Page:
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Iranian ambassador to Japan says U.S. behind tanker attacks

  • June 24, 2019
  • , Kyodo News , 7:58 p.m.
  • English Press

TOKYO — Iran’s ambassador to Japan on Monday accused the United States of being behind the attacks on oil tankers near the Strait of Hormuz earlier this month, in an effort to paint his country as a villain.

 

“We strongly condemn the attacks,” Morteza Rahmani Movahed told a press conference in Tokyo. “We believe the United States and several other countries that do not want to see peace and stability in the Middle East are responsible.”

 

Rahmani said the attacks were aimed at “destabilizing the political situation in the region and spreading a sense of distrust in Iran,” refuting claims by Washington that the Iranian military’s elite Islamic Revolutionary Guard Corps was responsible for the June 13 attacks.

 

The attacks on a pair of oil tankers, one of which was operated by a Japanese company, unfolded as Japanese Prime Minister Shinzo Abe was visiting Tehran in a bid to ease friction between Iran and the United States.

 

Tensions flared again last week after the Islamic Revolutionary Guard Corps shot down a U.S. surveillance drone.

 

U.S. President Donald Trump said in an interview with NBC over the weekend that he does not want a war with Iran, and that he is willing to meet with the country’s leadership without preconditions.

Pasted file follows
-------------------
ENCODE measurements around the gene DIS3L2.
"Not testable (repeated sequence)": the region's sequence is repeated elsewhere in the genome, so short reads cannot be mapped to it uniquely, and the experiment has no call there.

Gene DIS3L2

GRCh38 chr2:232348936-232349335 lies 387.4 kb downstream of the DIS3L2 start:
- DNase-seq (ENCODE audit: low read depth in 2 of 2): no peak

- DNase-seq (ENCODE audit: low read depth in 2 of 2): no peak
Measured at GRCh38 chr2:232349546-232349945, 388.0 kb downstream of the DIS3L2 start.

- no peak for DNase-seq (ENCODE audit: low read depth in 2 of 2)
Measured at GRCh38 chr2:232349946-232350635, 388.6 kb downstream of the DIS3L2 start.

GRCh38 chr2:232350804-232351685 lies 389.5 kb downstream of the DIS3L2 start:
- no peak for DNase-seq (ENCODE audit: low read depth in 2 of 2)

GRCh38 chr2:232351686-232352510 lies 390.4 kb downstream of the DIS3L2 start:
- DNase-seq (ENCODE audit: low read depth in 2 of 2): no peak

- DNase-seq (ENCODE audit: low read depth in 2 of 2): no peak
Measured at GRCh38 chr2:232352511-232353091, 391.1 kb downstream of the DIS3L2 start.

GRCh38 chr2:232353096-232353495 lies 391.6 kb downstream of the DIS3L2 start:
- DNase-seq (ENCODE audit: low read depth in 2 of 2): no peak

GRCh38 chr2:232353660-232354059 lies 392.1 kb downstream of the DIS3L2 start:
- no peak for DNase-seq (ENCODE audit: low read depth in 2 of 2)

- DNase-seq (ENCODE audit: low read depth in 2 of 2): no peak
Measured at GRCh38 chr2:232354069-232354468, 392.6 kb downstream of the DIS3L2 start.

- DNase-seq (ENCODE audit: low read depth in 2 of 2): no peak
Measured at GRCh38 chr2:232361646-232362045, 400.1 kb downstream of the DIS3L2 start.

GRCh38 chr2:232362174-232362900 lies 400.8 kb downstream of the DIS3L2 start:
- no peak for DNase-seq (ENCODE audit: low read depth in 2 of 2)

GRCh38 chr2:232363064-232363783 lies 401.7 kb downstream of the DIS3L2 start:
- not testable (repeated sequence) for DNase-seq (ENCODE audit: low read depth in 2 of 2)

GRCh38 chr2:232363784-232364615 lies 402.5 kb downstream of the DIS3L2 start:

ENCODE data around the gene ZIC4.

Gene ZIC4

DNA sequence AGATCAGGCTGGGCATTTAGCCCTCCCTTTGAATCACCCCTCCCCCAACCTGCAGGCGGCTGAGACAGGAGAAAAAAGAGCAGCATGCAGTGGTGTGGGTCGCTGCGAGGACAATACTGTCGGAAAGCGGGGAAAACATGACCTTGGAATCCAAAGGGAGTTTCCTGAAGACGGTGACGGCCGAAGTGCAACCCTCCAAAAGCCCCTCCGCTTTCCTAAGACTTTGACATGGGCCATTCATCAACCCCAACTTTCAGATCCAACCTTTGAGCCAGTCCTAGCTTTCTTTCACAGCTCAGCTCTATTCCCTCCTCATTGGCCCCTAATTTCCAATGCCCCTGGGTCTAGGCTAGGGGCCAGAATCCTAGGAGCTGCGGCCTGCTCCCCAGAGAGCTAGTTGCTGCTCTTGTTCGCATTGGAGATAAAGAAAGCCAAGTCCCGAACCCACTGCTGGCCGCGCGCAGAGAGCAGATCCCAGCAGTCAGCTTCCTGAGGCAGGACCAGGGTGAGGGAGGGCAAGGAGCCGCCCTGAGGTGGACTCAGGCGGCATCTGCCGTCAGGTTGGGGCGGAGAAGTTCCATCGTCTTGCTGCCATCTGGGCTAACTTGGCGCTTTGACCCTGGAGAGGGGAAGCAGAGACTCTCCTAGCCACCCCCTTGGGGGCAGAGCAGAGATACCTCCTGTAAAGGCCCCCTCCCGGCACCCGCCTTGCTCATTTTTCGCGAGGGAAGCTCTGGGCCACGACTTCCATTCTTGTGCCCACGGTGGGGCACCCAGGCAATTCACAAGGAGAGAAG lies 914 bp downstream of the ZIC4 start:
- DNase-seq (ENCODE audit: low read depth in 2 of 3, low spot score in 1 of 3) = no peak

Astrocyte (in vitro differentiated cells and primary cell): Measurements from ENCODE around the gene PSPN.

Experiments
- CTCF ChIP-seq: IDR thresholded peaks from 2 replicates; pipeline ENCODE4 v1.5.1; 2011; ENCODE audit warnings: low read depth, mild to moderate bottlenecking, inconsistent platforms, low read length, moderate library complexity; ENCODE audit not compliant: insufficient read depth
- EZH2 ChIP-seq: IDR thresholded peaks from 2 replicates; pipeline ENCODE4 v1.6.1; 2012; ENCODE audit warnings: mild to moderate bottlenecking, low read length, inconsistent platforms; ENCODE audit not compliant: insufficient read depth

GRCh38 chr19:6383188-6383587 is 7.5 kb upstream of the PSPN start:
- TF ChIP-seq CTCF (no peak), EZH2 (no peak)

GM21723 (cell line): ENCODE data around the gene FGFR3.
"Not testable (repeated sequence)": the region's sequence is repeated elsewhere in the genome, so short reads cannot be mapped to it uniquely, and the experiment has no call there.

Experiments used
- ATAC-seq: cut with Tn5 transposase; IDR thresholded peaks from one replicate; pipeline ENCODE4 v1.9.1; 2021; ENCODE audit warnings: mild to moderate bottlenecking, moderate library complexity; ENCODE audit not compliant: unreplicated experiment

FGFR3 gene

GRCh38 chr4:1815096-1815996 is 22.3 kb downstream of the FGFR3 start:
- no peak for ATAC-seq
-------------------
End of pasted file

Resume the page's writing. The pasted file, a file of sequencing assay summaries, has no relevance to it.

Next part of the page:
But Rahmani called the overture an “act of deception” that cannot be trusted. “If President Trump is truly sincere, the United States should return to the nuclear deal and lift its sanctions,” he said at the Japan National Press Club.

 

Iran has halted some of its commitments under the 2015 nuclear agreement with world powers, saying it will exceed the limit on its low-enriched uranium stockpile on Thursday, in response to the United States pulling out of the deal last year and reinstating powerful sanctions on its oil exports.

 

But Rahmani said his country remains committed to the agreement as long as other countries hold up their end of the bargain.

 

“Why should such an internationally crucial agreement rest solely on Iran’s shoulders? If the international community does not want the deal to fall apart, it has to come up with concrete steps to save it,” he said.

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